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Getting ‘Physical’

He’s bold, specific and striking.

She’s vague, anonymous and haunting.

On canvas, anyway.

“I felt it was very intriguing to show two artists from Las Vegas with such different approaches to painting,” says Beate Kirmse, executive director of Contemporary Arts Collective and curator of “Painting Physical Presence,” its latest exhibit, running through Sept. 20.

“When I saw them together, I thought there was a great dialogue going on between these two.”

While reducing their respective styles to in-your-face and in-your-dreams may be an oversimplification lacking nuance, the “physical presence” depicted by artists Erik Gecas (he’s the bold one) and Ayako Ono (she’s the haunted one) are an artistic yin and yang.

“I’m still surprised how well they play off each other,” Gecas says.

Ono, originally from Japan, creates scenes of train stations and subway cars as they’d seem in the sleepy, overnight hours, the evening rush a remnant of a day long done, stray travelers wandering in the eerie calm and quiet of a structure built for babble and hubbub.

“These are from my experiences when I was living in Tokyo,” Ono says. “In Tokyo, there are so many people in public places like train stations and nobody knows me and I don’t know anybody. People don’t care about people, people don’t communicate with each other. In those spaces, I don’t need to be myself because I’m just one more person there.”

Every piece is immersed in a lush, blue hue, the kind of cool, late-night color that might bathe a jazz club at 2 a.m. as a muted trumpet riffs in the background.

“My paintings are about my memory,” she says about their dreamscape quality. “I used blue for the relationship between the station and myself. If I paint in realistic, normal colors, it just becomes normal.”

At their core is contemplation and communion with oneself. Ono’s artwork is untitled, thematically consistent with the slight, silhouetted figures she portrays — black and featureless. The scattered travelers — loitering on a train platform, waiting for subway doors to close, gazing into the darkening abyss of a tunnel, two figures passing each other on a steep escalator — are elegantly anonymous.

“To enhance the loneliness, I didn’t put many people,” Ono says. “Those figures are all the same, and I feel like I’m one of those people.”

By contrast, if Gecas’ subjects — vibrant, detailed and conveyed in clean strokes and strong colors — were dropped into Ono’s hushed train terminal, they would shatter its fragile lull like a booming announcement over the public address system.

“I moved to Las Vegas to do nonfigurative sculpture, then I switched to figurative painting,” says Gecas, originally from Pullman, Wash. “Something about Las Vegas sucked the life out of my sculpture. But I went to the Guggenheim Hermitage Museum, where they had a Madonna and Child painting, and it had all this directness that was able to block out all of the distractions.”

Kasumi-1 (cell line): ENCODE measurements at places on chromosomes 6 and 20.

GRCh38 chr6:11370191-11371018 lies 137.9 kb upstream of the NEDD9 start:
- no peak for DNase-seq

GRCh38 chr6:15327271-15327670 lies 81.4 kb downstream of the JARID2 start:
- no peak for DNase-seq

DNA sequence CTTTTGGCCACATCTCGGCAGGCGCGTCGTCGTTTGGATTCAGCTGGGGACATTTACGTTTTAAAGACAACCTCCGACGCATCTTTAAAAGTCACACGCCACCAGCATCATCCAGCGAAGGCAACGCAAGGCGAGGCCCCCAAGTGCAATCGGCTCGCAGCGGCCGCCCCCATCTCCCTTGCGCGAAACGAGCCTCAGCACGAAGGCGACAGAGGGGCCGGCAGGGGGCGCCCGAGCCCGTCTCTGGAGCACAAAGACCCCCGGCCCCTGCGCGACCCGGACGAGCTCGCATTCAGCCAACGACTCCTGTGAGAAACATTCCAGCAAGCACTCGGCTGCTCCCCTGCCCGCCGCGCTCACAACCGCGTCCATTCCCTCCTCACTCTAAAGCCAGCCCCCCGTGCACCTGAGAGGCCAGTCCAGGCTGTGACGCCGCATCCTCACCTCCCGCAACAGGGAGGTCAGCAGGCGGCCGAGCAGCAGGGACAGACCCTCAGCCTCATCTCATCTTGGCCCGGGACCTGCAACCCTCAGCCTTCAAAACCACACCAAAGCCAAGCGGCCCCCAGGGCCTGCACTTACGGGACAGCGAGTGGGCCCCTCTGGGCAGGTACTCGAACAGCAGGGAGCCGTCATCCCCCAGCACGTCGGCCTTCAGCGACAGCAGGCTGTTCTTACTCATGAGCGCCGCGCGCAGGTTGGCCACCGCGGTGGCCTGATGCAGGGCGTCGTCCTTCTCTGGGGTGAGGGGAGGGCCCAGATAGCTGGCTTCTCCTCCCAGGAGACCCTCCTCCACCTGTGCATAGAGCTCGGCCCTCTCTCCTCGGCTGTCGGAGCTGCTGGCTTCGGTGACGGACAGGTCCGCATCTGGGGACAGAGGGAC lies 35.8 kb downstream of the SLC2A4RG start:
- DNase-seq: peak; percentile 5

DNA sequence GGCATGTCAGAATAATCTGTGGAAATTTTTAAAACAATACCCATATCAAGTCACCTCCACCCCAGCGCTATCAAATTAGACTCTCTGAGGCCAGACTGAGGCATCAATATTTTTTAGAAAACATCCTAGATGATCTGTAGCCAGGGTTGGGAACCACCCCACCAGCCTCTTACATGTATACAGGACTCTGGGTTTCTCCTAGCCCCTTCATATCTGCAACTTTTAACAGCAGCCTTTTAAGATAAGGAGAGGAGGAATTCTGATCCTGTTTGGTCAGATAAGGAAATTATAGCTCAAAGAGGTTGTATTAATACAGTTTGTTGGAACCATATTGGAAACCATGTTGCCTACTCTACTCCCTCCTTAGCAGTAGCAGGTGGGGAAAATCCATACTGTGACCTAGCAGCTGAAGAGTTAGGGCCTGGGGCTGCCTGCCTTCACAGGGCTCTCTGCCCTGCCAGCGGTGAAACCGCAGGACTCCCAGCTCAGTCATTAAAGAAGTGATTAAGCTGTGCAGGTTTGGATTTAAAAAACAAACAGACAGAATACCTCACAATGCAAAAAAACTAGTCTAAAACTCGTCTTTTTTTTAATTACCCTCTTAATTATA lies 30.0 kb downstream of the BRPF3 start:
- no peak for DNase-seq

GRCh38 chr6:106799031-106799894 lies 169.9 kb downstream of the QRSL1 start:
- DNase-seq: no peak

Rife with religious themes, they nearly reach out, grab the viewer and demand to be studied. In “Salome Losing Her Charm,” Gecas’ interpretation has the biblical vixen nearly resembling Vampira, lightly squishing the decapitated head of John the Baptist between her fingers, raising it over a platter. “Ten-Miss-iss-ippi” depicts a young girl in a yellow dress drifting in midair, in angelic slumber.

“That was originally titled ‘The War in Heaven Raged On,’ but it wasn’t until I was done and I stepped back and looked at it that I realized, with my daughter as a model, it was like an angel falling from heaven,” says Gecas, who uses his wife and children as models, drawing inspiration from the people he’s closest to, as opposed to Ono’s nameless, faceless strangers.

“Becoming religious and getting a family, which both happened after I moved here to Las Vegas, were prerequisites to my becoming a figurative painter.”

One piece, of a woman flanked by four children shouting with feverish enthusiasm, is titled — appropriately, but with grammatical defiance — “Halelujia.” A quartet of simple portraits of a woman appearing angry, amused, pensive and relaxed underscores Gecas’ engagement with religious echoes when they are dubbed “Eve Becoming Confused By a Serpent,” “King Herod Has Eyes for Your Fancy Dancing,” “Lot’s Wife About to Turn Around, About to Become a Pillar of Salt” and “The Wife of Moses Hearing About the Final Plague,” forcing viewers to filter their perceptions through an entirely different mind-set when discovering the titles.

“It was just a feeling when I saw their paintings,” Kirmse says about the notion to display Ono’s and Gecas’ art in tandem. “They both think about physical presence in painting in such different ways.”

Aggressive and recessive.

Individualistic and anonymous.

Striking and haunting.

Contact reporter Steve Bornfeld at sbornfeld@reviewjournal.com or 702-383-0256.

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